How to Diffuse Workplace Conflict

I recently conducted a workshop on a highly emotional topic: humans in the workplace. After all, every human being—employees and bosses—shows up for work accompanied by their unique drives, triggers, and tendencies. All things considered, it’s a wonder we get any work done at all.

My message to the attendees may be of value to you, too. As your company leader, it’s your job to boost productivity, which means it’s also your job to diffuse workplace conflicts and create consensus, keeping your teamed focused on achieving your goals.

There are many theories on how to accomplish this. Based on what I’ve learned from my small business peer groups and my own experience as a CEO, I’ve identified up four main strategies for dealing with difficult people and creating an emotionally-healthy, productive workplace. I’ve summarized these briefly below, and you can download my complete PowerPoint presentation at http://propres.com/difficult-people-ppt/.

Understand Yourself

Do you know what makes you tick? Do you know what ticks you off? The best managers are those who are aware of their emotions but not enslaved by them.

Good managers typically have a high Emotional Intelligence Quotient (EQ)—that is, a high level of self-awareness regarding their emotional reactions and the emotions of others. Self-awareness is the first step toward self-management, the conscious management of one’s behavior.

To raise your EQ, check out Emotional Intelligence 2.0 by Travis Bradberry and Jean Greaves.

Understand Others

Good managers also have good social awareness. They not only pick up on other people’s emotions but know why they act the way they do. More and more employers are using personality assessment programs to better understand how their employees think.

One program I like is the DiSC® personality assessment system. DiSC is based on a four-part model of human behavior: the Dominant, Influencing, Steady, and Compliant traits. The DiSC test measures patterns of behavior, and then creates a personality profile that reflects an employee’s strengths, weaknesses, and drives.

Use Your Understanding to Manage Behavior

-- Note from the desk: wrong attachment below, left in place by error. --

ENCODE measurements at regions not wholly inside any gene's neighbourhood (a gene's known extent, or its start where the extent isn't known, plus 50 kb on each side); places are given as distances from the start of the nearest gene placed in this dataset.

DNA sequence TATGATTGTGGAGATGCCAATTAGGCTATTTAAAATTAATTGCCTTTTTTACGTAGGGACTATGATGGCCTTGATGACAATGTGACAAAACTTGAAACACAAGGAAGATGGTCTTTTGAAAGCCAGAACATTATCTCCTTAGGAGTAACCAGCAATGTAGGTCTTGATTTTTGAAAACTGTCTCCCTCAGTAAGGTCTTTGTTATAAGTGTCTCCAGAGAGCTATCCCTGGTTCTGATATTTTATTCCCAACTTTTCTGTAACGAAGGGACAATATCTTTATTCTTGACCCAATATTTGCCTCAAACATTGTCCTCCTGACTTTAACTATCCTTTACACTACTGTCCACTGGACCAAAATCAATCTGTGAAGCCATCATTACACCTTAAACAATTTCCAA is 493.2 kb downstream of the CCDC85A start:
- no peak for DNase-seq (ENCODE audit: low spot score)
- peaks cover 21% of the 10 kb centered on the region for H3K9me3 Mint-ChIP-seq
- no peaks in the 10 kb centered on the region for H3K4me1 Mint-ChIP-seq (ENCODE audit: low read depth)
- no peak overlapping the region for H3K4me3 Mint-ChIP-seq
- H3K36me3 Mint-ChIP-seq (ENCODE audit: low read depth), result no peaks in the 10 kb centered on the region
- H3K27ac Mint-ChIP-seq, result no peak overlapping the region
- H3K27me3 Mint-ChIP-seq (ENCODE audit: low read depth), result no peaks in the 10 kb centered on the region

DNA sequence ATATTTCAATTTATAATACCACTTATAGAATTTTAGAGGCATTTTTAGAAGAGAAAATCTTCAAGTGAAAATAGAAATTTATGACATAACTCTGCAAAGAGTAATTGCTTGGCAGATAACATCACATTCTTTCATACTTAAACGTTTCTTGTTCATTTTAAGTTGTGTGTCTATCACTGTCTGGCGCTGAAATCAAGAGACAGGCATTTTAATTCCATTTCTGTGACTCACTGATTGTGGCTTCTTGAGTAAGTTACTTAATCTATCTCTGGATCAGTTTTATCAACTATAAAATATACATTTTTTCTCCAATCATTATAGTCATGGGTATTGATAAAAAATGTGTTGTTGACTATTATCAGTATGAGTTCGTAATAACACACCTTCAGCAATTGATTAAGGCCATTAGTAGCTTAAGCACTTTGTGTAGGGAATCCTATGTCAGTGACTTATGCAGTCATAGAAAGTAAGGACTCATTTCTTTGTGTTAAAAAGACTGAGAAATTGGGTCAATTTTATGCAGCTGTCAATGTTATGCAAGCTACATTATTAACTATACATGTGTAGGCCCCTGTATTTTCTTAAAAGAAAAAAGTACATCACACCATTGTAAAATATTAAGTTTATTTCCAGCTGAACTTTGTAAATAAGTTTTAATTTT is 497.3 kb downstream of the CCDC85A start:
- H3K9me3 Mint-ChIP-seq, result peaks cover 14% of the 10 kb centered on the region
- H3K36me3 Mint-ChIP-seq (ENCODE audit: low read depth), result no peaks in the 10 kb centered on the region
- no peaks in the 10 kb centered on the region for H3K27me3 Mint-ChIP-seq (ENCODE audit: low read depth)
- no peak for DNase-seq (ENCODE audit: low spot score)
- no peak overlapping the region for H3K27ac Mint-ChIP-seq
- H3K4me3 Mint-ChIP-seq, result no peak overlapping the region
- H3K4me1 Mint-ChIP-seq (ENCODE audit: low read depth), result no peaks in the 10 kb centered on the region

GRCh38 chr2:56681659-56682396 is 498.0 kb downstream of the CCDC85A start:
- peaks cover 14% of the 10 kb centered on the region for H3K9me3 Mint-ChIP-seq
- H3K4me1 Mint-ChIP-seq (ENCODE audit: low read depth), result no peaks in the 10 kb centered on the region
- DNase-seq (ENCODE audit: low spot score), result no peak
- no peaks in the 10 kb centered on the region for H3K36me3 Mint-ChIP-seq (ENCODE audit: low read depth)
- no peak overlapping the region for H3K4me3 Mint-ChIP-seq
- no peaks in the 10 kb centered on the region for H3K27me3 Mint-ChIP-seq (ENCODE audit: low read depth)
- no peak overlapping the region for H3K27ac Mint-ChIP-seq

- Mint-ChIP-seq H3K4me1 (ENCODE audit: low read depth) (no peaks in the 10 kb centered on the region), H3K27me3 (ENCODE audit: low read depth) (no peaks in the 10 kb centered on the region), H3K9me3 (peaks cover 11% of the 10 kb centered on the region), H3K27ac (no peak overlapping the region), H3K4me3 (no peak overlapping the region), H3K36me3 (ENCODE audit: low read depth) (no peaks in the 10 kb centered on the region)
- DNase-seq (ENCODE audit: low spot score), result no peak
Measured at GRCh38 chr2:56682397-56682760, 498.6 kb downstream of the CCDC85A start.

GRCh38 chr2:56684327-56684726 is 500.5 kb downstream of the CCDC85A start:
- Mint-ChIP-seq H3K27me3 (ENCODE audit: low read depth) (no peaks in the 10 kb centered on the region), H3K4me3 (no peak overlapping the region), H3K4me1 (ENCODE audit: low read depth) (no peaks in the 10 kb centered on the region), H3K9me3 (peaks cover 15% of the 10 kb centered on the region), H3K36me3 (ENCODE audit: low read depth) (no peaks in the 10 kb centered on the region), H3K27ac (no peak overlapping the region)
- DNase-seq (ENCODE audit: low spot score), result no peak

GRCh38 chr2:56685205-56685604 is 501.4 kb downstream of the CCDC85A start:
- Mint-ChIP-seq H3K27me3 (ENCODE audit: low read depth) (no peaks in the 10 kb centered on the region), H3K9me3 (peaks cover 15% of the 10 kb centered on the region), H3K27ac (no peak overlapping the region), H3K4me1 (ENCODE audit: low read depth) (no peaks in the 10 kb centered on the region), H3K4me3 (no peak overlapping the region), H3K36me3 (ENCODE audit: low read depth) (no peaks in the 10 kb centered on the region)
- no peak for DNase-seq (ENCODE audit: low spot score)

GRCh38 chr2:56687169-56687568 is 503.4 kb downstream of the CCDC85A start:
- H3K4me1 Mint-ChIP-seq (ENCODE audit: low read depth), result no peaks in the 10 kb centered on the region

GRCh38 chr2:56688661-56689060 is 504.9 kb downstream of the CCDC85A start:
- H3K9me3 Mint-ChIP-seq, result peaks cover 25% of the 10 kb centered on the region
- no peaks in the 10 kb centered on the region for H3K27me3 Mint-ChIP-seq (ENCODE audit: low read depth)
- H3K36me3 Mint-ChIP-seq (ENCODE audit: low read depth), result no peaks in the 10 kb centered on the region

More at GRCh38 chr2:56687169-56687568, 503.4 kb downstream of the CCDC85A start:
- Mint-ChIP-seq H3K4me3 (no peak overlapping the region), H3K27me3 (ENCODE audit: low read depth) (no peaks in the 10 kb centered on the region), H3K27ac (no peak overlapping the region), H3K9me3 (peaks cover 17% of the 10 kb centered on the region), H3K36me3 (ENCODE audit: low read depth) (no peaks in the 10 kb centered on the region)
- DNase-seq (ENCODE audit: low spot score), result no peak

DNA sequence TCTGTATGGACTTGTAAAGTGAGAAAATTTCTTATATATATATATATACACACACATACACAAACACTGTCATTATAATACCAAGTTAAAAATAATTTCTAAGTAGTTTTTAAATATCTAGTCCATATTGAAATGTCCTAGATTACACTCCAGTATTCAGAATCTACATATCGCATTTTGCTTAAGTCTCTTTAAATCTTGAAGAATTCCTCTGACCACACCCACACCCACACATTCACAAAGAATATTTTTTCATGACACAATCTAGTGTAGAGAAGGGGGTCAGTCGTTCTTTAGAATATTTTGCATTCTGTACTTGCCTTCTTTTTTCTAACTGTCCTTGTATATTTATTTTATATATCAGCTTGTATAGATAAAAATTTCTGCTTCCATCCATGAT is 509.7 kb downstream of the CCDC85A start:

The whole point of understanding your emotions is that it will allow you to manage your behavior consciously and positively, as opposed to reacting emotionally in the moment.

The whole point of understanding the emotions of others is that it will allow you to behave in a manner that will get the desired response from others. In the workplace, this often comes down to diffusing conflict and creating consensus among employees.

Remember the old adage about counting to 10 when you’re angry? Turns out, it’s right on target.

For more about managing behavior, read Dealing with People You Can’t Stand: How to Bring Out the Best in People at their Worst by Dr. Rick Brinkman and Dr. Rick Kirschner.

Use Your Understanding to Hire Wisely  

You can also apply these principals to make more successful hires. Instead of hiring new employees on the basis of a resume, look for people whose values and communication styles are harmonious with your own. Do they hold themselves accountable? Will they “get” your company culture?

If you’re seriously interested in a candidate, you can use a personality assessment to see if they’d make a good match for the position and your company. By choosing the right people, you can proactively diffuse conflict before it happens and create consensus from the get-go. Which means you’ll have to do a little less of the other three strategies further down the road.

Get More from LinkedIn

How to Get More Sales from LinkedIn

By Ray Silverstein

Everyone who uses LinkedIn suspects that they could get more from it, sales-wise, if they could only knew how.

So, my company recently sponsored a workshop presented by Larry Kaufman, a LinkedIn keynote speaker and one of LinkedIn’s Top 250 most-connected Americans. Larry is Chief Sales Officer and Partner of Sales Empowerment Group. He’s also a long-term member of my PRO peer groups, and in true peer group fashion, is generous sharing his knowledge.

Now, I’m paying it forward by sharing my top takeaways with you.

Polish Your LinkedIn Profile

Before anything else, make sure you’re presenting yourself at your best. This sounds basic, but it’s easy to overlook.

  • Update Your Profile – Chances are, you created your profile years ago and haven’t done much since. Things change; your profile should, too.
  • Take Your Time – A good update takes several sessions, so deactivate your “activity broadcasts” (under Privacy Settings) for now. You don’t want contacts receiving notice of every little change. Wait until you’re done.
  • Capitalize Your Name – It helps you stand out in any list.
  • Expand Your Headline – In addition to your title, add other notable credentials.
  • Use a REALLY Good Photo – First, you must feature a photo…no silhouettes. And if don’t have a great business portrait, get one.
  • Embed Keywords – Approach your profile the way you would a webpage or blog: use keywords.
  • Add Content – Did you know you can upload articles, PDFs, and videos, not to mention website links to get more exposure for your business? (Look for an icon/drop down box throughout your profile page.)

Build Your LinkedIn Presence